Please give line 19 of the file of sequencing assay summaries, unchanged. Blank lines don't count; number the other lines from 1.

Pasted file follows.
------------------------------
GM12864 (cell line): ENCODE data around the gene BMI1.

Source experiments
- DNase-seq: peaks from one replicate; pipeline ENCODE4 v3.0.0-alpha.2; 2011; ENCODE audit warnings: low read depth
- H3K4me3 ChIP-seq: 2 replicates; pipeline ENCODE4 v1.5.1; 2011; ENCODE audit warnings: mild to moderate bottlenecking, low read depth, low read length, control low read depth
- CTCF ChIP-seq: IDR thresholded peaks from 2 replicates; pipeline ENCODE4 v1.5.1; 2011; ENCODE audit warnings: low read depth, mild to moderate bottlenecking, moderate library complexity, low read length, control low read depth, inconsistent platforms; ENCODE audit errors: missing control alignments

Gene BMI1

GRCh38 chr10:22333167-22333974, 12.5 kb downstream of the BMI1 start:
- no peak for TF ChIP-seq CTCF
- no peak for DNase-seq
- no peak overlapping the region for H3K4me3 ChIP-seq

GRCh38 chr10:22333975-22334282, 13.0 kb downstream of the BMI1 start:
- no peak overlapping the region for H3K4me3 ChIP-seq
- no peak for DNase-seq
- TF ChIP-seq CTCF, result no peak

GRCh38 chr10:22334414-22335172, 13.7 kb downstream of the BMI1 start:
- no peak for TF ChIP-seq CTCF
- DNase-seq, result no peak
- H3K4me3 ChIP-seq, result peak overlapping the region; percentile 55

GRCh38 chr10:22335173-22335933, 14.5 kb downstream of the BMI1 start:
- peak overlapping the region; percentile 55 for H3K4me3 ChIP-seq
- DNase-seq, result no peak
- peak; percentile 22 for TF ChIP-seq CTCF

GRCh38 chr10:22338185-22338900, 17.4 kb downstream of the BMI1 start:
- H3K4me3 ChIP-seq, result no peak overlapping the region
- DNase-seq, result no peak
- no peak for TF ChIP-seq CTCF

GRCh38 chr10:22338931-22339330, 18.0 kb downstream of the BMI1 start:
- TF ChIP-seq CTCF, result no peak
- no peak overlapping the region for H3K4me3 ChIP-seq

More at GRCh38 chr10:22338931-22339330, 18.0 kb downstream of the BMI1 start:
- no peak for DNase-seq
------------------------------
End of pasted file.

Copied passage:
GRCh38 chr10:22335173-22335933, 14.5 kb downstream of the BMI1 start: